In another embodiment, the peptide derived from an NS-specific antigen is an immunogenic epitope of the antigen.

Examples of further peptides according to the invention are immunogenic peptides derived from the Nogo protein sequence such as, but not being limited to, the 18-mer p472 Nogo peptide (SEQ ID NO:19) and peptides derived from the Nogo receptor (Fournier et al, 2001) such as the 15-mer peptides of the sequences -- see Original Patent.

In still another embodiment of the invention, the peptide is an analog of a peptide derived from an NS-specific antigen that is immunogenic but not encephalitogenic. The most suitable peptides for this purpose are those in which an encephalitogenic self-peptide is modified at the T-cell receptor (TCR) binding site and not at the MHC binding site(s), so that the immune response is activated but not anergized (Karin et al, 1998; Vergelli et al, 1996).

These analogs, also referred herein as modified peptides or altered peptides, may be produced by replacement of one or more amino acid residues of the peptide by other amino acid residues, preferably in their TCR binding site. Suitable replacements are those in which charged amino residues like lysine, proline or arginine are replaced by glycine or alanine residues. For example, altered peptides can be produced from peptides p11-30, p51-70, p87-99, p91-110, p131-150, and p151-170 of human MBP, for example from the p87-99 peptide in which the lysine 91 is replaced by glycine and/or the proline 96 is replaced by an alanine residue, thus converting an encephalitogenic peptide in immunogenic but non-encephalitogenic peptide that still recognizes the TCR. In the same way, altered peptides can be produced from the encephalitogenic p472 Nogo peptide (Nogo p623-640) by replacement of the lys 628 residue and from the Nogo receptor peptides above by replacement of the arg (R) residue by Val or Ala or another similar residue.

In addition, the analogs also comprise replacement of one or more amino acid residues of the peptide or addition to the peptide of non-natural amino acids including, but not limited to, the D-isomers of the common amino acids, .alpha.-aminoisobutyric acid; 4-aminobutyric acid (Abu); 2-Abu (.gamma.-Abu); 6-amino hexanoic acid (.epsilon.-Ahx); 2-aminoisobutyric acid (Aib); 3-aminopropionic acid; ornithine; norleucine (Nle); norvaline (Nva); hydroxyproline; sarcosine; citrulline; cysteic acid; t-butylglycine; t-butylalanine; phenylgylcine; cyclohexylalanine; .beta.-alanine; fluoro-amino acids; designer amino acids such as .beta.-methyl amino acids, C.alpha.-methyl amino acids, N.alpha.-methyl amino acids, and amino acid analogs in general. Furthermore, the amino acid can be D (dextrorotary) or L (levorotary).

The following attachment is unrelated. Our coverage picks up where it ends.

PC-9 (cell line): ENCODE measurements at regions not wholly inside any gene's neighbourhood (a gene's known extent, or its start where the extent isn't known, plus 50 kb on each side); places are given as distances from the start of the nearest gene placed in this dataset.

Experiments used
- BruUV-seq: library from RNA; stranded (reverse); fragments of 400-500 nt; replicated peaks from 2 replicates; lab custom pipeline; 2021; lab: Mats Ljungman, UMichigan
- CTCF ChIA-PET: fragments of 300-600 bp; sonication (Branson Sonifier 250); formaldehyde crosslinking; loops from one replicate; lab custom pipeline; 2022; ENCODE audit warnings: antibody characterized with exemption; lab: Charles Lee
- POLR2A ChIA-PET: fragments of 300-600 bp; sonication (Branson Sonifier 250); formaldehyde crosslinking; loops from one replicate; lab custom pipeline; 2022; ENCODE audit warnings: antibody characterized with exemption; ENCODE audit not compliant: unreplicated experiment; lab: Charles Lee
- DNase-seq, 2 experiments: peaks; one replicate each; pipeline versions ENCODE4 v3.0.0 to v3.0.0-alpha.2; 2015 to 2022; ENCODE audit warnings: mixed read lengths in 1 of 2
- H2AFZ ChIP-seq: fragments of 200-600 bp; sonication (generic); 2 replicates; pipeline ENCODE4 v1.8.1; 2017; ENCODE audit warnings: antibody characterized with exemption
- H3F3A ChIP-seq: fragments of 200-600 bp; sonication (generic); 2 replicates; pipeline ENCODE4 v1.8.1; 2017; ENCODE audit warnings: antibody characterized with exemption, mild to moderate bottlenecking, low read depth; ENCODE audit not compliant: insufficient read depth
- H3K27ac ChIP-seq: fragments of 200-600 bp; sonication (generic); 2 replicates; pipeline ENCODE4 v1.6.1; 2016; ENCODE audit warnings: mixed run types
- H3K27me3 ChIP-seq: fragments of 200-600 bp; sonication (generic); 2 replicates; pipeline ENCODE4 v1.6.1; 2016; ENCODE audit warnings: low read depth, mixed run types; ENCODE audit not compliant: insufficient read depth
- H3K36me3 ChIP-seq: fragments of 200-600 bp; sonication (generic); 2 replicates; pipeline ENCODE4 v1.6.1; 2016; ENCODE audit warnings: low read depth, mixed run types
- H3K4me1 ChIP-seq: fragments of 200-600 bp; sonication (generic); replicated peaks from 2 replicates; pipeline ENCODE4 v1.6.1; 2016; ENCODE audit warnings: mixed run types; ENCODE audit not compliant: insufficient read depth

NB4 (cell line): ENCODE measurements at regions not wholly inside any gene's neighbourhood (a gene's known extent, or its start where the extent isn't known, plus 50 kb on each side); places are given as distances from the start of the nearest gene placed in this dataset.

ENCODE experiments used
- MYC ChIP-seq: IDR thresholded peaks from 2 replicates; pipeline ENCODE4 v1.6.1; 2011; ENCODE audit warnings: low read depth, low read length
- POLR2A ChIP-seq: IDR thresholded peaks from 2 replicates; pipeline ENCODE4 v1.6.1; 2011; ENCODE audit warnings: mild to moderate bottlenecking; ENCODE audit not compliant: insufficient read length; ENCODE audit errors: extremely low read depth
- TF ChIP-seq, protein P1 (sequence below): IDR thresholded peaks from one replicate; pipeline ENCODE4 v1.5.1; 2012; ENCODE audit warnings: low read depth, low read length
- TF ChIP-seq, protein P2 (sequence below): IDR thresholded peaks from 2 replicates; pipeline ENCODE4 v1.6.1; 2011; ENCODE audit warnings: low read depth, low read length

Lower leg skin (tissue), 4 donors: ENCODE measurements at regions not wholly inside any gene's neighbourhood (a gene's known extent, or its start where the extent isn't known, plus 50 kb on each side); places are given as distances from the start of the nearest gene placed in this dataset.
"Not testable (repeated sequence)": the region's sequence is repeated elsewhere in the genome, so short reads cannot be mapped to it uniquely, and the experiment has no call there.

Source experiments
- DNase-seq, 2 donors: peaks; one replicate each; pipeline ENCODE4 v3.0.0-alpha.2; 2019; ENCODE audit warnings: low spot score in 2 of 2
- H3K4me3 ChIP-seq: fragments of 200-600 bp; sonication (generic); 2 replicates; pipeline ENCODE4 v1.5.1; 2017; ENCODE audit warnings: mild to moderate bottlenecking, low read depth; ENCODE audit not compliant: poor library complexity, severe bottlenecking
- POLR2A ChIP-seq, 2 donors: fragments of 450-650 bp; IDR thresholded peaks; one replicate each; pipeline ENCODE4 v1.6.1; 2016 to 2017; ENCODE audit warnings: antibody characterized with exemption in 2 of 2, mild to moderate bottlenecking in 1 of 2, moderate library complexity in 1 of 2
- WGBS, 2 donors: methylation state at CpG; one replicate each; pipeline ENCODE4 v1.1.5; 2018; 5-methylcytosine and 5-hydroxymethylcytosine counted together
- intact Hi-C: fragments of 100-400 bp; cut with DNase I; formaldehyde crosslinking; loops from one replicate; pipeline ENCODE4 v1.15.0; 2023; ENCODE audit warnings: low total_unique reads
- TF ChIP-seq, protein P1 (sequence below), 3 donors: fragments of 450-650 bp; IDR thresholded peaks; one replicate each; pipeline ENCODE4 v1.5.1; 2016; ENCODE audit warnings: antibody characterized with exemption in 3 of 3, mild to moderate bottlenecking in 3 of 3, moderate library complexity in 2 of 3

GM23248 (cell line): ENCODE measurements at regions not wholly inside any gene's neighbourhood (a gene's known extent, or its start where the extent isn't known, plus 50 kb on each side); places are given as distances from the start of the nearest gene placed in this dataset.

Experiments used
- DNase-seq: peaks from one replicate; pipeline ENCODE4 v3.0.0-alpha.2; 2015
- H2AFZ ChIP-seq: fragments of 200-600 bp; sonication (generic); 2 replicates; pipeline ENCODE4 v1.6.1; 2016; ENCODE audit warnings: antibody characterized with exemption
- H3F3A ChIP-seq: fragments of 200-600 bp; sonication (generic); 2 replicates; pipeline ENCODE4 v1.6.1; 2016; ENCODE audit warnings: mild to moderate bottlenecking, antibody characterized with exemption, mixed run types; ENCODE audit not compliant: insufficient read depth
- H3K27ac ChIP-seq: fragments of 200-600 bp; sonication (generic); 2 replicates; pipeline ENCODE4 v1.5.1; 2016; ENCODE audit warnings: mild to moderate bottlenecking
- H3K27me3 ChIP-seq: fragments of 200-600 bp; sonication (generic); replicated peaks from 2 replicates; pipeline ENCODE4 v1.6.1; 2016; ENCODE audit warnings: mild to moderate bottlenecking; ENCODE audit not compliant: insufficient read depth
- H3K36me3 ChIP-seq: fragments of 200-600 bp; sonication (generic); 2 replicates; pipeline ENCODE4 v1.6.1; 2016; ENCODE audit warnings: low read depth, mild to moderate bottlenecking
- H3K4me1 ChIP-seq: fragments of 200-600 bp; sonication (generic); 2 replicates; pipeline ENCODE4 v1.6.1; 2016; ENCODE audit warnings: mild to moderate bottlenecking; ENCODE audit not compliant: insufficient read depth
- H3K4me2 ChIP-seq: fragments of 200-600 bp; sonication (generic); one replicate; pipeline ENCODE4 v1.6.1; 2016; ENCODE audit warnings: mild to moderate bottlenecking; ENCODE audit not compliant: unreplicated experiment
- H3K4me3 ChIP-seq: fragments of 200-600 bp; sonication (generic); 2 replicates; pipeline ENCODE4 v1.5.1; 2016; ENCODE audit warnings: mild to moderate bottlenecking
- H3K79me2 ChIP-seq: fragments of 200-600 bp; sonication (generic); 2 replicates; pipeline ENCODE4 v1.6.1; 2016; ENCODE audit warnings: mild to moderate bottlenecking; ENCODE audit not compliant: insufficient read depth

Furthermore, the invention also comprises chemical derivatives of the peptides of the invention including, but not being limited to, esters of both carboxylic and hydroxy groups, amides, and the like.

The NS-specific antigen peptides of the invention can be chemically synthesized. For example, a peptide corresponding to a portion of an antigen which comprises the desired domain or which mediates the desired activity can be synthesized by use of a peptide synthesizer.

The functional activity of NS-specific antigens and peptides derived therefrom and analogs and derivatives thereof can be assayed by various methods known in the art, including, but not limited to, T-cell proliferation assays (Mor and Cohen, 1995) and cytokine production assays.

An NS-specific antigen or peptide derived therefrom or derivative thereof may be kept in solution or may be provided in a dry form, e.g., as a powder or lyophilizate, to be mixed with appropriate solution prior to use. They may be used both as ingredients of pharmaceutical compositions for neuroprotection and preventing or inhibiting the effects of injury or disease that result in NS degeneration or for promoting nerve regeneration in the NS, particularly in the CNS as well as for in vivo or in vitro activation of T cells.

Nucleotide Sequences Encoding NS-Antigens and Peptides Derived Therefrom

The present invention further provides pharmaceutical compositions comprising a therapeutically effective amount of a nucleotide sequence encoding an NS-specific antigen or a peptide derived therefrom or an analog thereof and methods of use of such compositions to promote nerve regeneration or for neuroprotection and prevention or inhibition of neuronal degeneration in the CNS or PNS in which the amount is effective to ameliorate the effects of an injury or disease of the NS.

Specific illustrative examples of useful nucleotide sequences encoding NS-specific antigens or peptides derived from an NS-specific antigen include, but are not limited to, nucleotide sequences encoding rat MBP, depicted in FIG. 15 (SEQ ID NO:1, see Original Patent); human MBP, depicted in FIG. 16 (SEQ ID NO:2, see Original Patent); human PLP, depicted in FIG. 17(A-F) (SEQ ID NOs:3-8, see Original Patent); human MOG, depicted in FIG. 18 (SEQ ID NO:9); rat PLP and variant, depicted in FIG. 19 (SEQ ID NO:10); rat MAG, depicted in FIG. 20 (SEQ ID NO:11); rat Nogo (SEQ ID NO:17); and human Nogo (SEQ ID NO:22). Other illustrative examples are the nucleotide sequences disclosed in Chen et al (2000), Prinjha et al (2000) and Fournier et al (2001) (the contents of each of which being hereby incorporated herein by reference) encoding rat and human Noga A, B and C and mouse and human NgR.